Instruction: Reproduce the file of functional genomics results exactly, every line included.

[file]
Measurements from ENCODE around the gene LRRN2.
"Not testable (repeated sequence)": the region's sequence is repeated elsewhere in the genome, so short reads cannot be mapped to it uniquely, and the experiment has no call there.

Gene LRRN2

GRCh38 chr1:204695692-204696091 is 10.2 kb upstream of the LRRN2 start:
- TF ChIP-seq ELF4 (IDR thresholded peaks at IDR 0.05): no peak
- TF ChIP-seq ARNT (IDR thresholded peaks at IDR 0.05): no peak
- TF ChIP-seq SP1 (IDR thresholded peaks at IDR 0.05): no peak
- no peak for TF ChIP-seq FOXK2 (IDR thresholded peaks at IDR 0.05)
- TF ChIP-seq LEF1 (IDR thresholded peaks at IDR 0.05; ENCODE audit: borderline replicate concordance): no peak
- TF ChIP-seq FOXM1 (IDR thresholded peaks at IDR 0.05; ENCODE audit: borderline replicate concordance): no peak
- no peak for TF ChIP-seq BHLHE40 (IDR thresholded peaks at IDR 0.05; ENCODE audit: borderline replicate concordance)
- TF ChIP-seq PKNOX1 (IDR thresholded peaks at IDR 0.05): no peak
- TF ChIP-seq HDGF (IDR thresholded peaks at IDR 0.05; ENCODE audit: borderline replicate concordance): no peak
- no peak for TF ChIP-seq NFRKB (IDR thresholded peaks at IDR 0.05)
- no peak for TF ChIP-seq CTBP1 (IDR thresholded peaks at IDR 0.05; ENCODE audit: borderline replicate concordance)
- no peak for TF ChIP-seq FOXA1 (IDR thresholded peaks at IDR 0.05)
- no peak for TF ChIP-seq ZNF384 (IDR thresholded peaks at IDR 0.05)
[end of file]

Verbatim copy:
Measurements from ENCODE around the gene LRRN2.
"Not testable (repeated sequence)": the region's sequence is repeated elsewhere in the genome, so short reads cannot be mapped to it uniquely, and the experiment has no call there.

Gene LRRN2

GRCh38 chr1:204695692-204696091 is 10.2 kb upstream of the LRRN2 start:
- TF ChIP-seq ELF4 (IDR thresholded peaks at IDR 0.05): no peak
- TF ChIP-seq ARNT (IDR thresholded peaks at IDR 0.05): no peak
- TF ChIP-seq SP1 (IDR thresholded peaks at IDR 0.05): no peak
- no peak for TF ChIP-seq FOXK2 (IDR thresholded peaks at IDR 0.05)
- TF ChIP-seq LEF1 (IDR thresholded peaks at IDR 0.05; ENCODE audit: borderline replicate concordance): no peak
- TF ChIP-seq FOXM1 (IDR thresholded peaks at IDR 0.05; ENCODE audit: borderline replicate concordance): no peak
- no peak for TF ChIP-seq BHLHE40 (IDR thresholded peaks at IDR 0.05; ENCODE audit: borderline replicate concordance)
- TF ChIP-seq PKNOX1 (IDR thresholded peaks at IDR 0.05): no peak
- TF ChIP-seq HDGF (IDR thresholded peaks at IDR 0.05; ENCODE audit: borderline replicate concordance): no peak
- no peak for TF ChIP-seq NFRKB (IDR thresholded peaks at IDR 0.05)
- no peak for TF ChIP-seq CTBP1 (IDR thresholded peaks at IDR 0.05; ENCODE audit: borderline replicate concordance)
- no peak for TF ChIP-seq FOXA1 (IDR thresholded peaks at IDR 0.05)
- no peak for TF ChIP-seq ZNF384 (IDR thresholded peaks at IDR 0.05)